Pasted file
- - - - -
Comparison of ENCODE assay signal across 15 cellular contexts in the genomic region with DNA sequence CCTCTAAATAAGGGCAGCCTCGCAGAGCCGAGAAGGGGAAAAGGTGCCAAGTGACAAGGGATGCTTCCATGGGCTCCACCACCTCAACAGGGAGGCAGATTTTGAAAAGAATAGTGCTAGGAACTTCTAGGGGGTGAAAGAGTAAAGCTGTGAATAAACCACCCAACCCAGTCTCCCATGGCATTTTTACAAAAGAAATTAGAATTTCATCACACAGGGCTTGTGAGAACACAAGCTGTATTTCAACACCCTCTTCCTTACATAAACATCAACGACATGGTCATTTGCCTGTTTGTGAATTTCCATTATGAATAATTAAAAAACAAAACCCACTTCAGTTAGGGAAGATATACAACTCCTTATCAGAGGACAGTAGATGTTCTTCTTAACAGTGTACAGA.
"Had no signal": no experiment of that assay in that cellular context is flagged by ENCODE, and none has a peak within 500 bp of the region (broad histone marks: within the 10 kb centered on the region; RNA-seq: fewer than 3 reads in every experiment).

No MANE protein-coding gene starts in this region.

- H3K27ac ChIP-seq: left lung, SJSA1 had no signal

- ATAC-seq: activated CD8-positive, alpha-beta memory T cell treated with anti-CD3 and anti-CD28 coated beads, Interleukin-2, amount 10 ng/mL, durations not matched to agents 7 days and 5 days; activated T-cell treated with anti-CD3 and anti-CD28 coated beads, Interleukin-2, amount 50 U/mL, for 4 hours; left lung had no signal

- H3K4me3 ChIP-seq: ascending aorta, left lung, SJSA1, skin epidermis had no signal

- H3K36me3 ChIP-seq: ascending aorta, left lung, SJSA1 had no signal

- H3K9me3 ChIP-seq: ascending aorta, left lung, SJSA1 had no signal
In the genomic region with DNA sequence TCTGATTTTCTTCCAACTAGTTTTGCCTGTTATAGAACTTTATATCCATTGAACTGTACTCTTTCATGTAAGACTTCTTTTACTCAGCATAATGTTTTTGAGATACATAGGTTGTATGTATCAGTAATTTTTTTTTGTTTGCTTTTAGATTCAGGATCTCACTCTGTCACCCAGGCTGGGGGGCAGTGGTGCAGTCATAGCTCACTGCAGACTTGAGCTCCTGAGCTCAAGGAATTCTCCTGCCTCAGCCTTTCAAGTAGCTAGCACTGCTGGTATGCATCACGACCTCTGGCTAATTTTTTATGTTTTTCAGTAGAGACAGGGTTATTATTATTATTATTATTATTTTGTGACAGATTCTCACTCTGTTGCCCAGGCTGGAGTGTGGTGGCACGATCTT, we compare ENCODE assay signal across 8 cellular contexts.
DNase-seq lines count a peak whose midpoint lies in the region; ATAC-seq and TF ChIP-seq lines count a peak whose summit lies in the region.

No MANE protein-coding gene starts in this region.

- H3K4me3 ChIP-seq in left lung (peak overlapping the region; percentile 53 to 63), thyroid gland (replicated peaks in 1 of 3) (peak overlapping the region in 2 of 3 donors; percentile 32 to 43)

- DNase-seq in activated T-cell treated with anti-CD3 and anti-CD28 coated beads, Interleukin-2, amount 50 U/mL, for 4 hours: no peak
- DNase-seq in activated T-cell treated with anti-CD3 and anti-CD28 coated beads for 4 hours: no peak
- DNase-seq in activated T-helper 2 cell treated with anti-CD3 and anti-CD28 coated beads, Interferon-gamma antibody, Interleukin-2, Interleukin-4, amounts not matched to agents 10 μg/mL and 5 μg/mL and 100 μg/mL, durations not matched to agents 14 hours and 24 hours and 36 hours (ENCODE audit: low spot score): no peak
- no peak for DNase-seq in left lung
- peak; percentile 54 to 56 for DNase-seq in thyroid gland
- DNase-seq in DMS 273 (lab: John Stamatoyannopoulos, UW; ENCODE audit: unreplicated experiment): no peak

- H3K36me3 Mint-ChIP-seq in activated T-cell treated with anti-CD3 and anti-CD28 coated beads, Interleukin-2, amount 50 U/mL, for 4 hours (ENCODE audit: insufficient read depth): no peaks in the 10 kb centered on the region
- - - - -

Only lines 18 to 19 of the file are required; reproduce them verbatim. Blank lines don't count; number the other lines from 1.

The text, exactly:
- DNase-seq in DMS 273 (lab: John Stamatoyannopoulos, UW; ENCODE audit: unreplicated experiment): no peak

- H3K36me3 Mint-ChIP-seq in activated T-cell treated with anti-CD3 and anti-CD28 coated beads, Interleukin-2, amount 50 U/mL, for 4 hours (ENCODE audit: insufficient read depth): no peaks in the 10 kb centered on the region